Friday, 29 March 2013

To my commenters

You may have noticed that I've had to resort to introducing a word verification step to commenting on my blog.  I resisted as long as I could, but eventually the spammers beat Blogger's excellent spam-detecting mechanisms, and obscene comments were appearing on some of my posts.  Mostly on an old post, I will admit, but I still don't want readers coming across them accidentally.

I've kept the ability to comment anonymously, as I've received some really lovely and moving comments from anonymous commenters.  I know how hard it is to put your name (or even a pseudonym) to something that is so deeply personal, especially in the early, painful, raw days.  And so I want to be able to keep this facility as long as possible.

For those of you who hate word verification, you are not alone.  I posted this on A Separate Life last year.  But equally I hate the sites that restrict me to logging on with disqus, or only allow openid  or wordpress (for some reason I come up as aseparatelife rather than Mali, and it doesn't always allow me to link to my blogger blog), so I'm going to stick with this for now.

I think it's a case of damned if I don't, and damned if I do.  So if you're annoyed at this - feel free to curse at me.  As long as you manage to comment.  If you can't, or have difficulty, please email me!

Thursday, 28 March 2013

Do as I say, not as I do

As a consultant, I've designed and taught several courses about marketing, in particular, about marketing your services.  After all, there's not much more personal in sales than selling yourself, your thoughts and abilities and personality and style.  It's not easy.  You may be a brilliant consultant because you understand your clients, they trust you, you develop insight, and you tailor your approach to each individual client and their specific needs.  You may be a brilliant consultant because you are an expert at what you do - leading your city, country, or even the world.  But unless you're able to

a) explain your value in terms your client understands and values, or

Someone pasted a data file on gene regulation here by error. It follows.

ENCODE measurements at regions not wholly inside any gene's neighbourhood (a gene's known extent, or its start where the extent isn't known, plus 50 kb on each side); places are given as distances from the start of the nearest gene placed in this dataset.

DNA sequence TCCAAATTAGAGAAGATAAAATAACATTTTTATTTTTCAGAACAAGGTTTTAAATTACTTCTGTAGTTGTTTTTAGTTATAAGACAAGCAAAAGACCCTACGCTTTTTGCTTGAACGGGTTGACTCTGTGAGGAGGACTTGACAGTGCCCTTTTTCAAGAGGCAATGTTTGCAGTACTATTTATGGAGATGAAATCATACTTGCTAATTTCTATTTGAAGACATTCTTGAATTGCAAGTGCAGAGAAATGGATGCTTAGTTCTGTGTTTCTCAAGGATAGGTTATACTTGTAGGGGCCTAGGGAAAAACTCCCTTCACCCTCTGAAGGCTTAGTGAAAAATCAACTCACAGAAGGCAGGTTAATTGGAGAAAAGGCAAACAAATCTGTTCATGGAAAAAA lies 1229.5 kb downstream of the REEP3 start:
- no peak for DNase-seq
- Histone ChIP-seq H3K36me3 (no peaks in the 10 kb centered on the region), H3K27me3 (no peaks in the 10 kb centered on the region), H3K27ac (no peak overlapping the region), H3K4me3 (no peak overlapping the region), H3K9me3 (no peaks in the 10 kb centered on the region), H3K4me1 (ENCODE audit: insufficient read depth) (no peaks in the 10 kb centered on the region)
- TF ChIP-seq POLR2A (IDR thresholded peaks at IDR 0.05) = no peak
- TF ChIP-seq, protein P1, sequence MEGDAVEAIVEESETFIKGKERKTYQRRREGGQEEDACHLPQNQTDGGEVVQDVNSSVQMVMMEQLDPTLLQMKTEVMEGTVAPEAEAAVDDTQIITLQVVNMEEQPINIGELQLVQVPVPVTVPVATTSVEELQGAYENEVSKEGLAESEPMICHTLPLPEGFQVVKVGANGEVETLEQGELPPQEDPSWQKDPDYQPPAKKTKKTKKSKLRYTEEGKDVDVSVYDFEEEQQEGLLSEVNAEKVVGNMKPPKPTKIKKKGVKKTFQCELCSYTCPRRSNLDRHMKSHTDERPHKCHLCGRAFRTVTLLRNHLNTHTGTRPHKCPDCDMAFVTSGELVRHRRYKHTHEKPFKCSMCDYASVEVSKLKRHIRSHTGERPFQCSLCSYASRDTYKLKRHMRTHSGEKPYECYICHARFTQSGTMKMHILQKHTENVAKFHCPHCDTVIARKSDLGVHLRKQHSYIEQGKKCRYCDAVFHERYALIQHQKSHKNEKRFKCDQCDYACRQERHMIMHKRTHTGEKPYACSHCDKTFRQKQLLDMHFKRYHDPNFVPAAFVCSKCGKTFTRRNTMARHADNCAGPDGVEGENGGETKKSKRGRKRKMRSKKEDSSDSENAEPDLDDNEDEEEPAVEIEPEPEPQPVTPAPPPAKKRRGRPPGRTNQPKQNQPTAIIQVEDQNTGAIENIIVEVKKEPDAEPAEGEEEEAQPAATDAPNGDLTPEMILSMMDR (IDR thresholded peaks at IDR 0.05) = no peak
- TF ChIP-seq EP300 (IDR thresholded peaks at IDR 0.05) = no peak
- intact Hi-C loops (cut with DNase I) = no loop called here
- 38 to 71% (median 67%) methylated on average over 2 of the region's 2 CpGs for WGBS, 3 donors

b) actually put yourself out there in front of potential clients, put yourself out to be seen (and yes, judged),

then you won't get the work.

I'm terrible at the above.  Well, no, let me qualify that.  I am skilled at knowing how to do it, but point b) gets me every time.  Call it fear, call it a lack of self-belief, call me shy, or call me a coward.  I wish I was better at self-promotion, at acknowledging what I'm good at (and I'm very good at that), and at convincing others.  Heck, forget about convincing, saying it (or believing it) in the first place would be a good idea.

I think this blog is the same. I know what I need to do, and how to do it, to live a good life, to embrace my future.  And I think I'm more succesful with this than I am at my own self-promotion.  But just because I think I have some of the answers, or sound as if I might know what I'm talking about, doesn't mean it is always easy.  It doesn't mean I always manage to embrace my life, to shrug off negative comments as if I'm coated in teflon, or to always be happy.  I can't.  And that's okay.  And I think I need to acknowledge it here, that I have moments or even days of sadness, that I often take a step back before I can step forward again, that I don't always follow my own advice.

Coming to terms with our life-style will be a life-long issue.  But our lifestyles - whatever they might be - are a life-long issue - whether it's coming to terms with not having children, or a partner, or the career we wanted (or not being able to figure out what career we wanted), or not having the health, the friendships, the body, the partner, or the money etc we wanted.  All these things are our issues.  And too often we focus on what we don't have, rather than what we do have.  That's natural and normal.  But sometimes, if we focus to an excess on what we don't have, it is neither natural or normal.  But unfortunately, too often, it is encouraged by the societies in which we live.